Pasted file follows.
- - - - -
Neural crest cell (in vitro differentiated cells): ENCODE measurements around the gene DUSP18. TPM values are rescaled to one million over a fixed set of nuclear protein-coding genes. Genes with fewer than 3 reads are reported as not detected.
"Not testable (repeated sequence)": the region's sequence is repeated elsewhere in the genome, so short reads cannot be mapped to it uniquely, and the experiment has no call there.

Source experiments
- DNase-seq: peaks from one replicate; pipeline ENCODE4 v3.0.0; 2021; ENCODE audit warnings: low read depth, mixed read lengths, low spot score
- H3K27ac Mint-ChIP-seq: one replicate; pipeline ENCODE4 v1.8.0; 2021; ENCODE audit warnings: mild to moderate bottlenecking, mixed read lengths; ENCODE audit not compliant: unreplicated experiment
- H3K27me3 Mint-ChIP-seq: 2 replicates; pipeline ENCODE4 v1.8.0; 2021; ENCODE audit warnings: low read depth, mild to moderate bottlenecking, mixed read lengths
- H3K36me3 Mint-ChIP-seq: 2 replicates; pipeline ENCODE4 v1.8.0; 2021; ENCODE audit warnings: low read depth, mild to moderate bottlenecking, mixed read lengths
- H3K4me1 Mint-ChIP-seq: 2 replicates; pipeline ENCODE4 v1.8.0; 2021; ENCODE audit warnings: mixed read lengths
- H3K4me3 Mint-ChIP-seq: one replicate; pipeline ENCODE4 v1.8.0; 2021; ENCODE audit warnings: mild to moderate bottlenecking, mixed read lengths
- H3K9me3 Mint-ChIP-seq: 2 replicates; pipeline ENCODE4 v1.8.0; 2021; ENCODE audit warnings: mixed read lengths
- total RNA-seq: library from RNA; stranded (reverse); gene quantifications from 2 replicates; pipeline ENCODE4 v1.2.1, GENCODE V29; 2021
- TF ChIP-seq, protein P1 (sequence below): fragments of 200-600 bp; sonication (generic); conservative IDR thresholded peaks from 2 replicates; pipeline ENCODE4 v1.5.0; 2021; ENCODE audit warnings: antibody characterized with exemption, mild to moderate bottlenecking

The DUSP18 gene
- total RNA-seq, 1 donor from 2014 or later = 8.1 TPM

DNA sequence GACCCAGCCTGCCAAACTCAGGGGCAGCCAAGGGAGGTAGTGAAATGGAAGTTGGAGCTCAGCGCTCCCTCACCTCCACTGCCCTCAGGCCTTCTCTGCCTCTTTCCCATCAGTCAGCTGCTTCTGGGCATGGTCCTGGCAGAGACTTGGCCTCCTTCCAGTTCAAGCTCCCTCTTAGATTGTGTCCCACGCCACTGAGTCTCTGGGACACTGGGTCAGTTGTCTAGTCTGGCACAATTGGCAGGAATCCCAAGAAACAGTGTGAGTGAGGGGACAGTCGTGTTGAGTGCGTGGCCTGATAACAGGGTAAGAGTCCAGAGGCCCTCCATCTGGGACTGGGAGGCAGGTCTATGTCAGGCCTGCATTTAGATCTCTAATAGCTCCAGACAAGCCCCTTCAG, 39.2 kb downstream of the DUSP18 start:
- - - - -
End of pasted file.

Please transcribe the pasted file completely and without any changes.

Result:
Neural crest cell (in vitro differentiated cells): ENCODE measurements around the gene DUSP18. TPM values are rescaled to one million over a fixed set of nuclear protein-coding genes. Genes with fewer than 3 reads are reported as not detected.
"Not testable (repeated sequence)": the region's sequence is repeated elsewhere in the genome, so short reads cannot be mapped to it uniquely, and the experiment has no call there.

Source experiments
- DNase-seq: peaks from one replicate; pipeline ENCODE4 v3.0.0; 2021; ENCODE audit warnings: low read depth, mixed read lengths, low spot score
- H3K27ac Mint-ChIP-seq: one replicate; pipeline ENCODE4 v1.8.0; 2021; ENCODE audit warnings: mild to moderate bottlenecking, mixed read lengths; ENCODE audit not compliant: unreplicated experiment
- H3K27me3 Mint-ChIP-seq: 2 replicates; pipeline ENCODE4 v1.8.0; 2021; ENCODE audit warnings: low read depth, mild to moderate bottlenecking, mixed read lengths
- H3K36me3 Mint-ChIP-seq: 2 replicates; pipeline ENCODE4 v1.8.0; 2021; ENCODE audit warnings: low read depth, mild to moderate bottlenecking, mixed read lengths
- H3K4me1 Mint-ChIP-seq: 2 replicates; pipeline ENCODE4 v1.8.0; 2021; ENCODE audit warnings: mixed read lengths
- H3K4me3 Mint-ChIP-seq: one replicate; pipeline ENCODE4 v1.8.0; 2021; ENCODE audit warnings: mild to moderate bottlenecking, mixed read lengths
- H3K9me3 Mint-ChIP-seq: 2 replicates; pipeline ENCODE4 v1.8.0; 2021; ENCODE audit warnings: mixed read lengths
- total RNA-seq: library from RNA; stranded (reverse); gene quantifications from 2 replicates; pipeline ENCODE4 v1.2.1, GENCODE V29; 2021
- TF ChIP-seq, protein P1 (sequence below): fragments of 200-600 bp; sonication (generic); conservative IDR thresholded peaks from 2 replicates; pipeline ENCODE4 v1.5.0; 2021; ENCODE audit warnings: antibody characterized with exemption, mild to moderate bottlenecking

The DUSP18 gene
- total RNA-seq, 1 donor from 2014 or later = 8.1 TPM

DNA sequence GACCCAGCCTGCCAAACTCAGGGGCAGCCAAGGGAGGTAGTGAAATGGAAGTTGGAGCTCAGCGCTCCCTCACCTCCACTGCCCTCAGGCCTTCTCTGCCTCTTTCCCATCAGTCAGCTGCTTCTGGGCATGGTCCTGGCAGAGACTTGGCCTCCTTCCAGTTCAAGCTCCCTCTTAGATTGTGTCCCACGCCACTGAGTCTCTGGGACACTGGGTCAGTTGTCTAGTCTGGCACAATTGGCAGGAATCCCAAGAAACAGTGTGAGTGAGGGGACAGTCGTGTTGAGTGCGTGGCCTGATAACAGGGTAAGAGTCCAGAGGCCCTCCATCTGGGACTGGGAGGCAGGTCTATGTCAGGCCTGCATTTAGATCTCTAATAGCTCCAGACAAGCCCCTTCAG, 39.2 kb downstream of the DUSP18 start: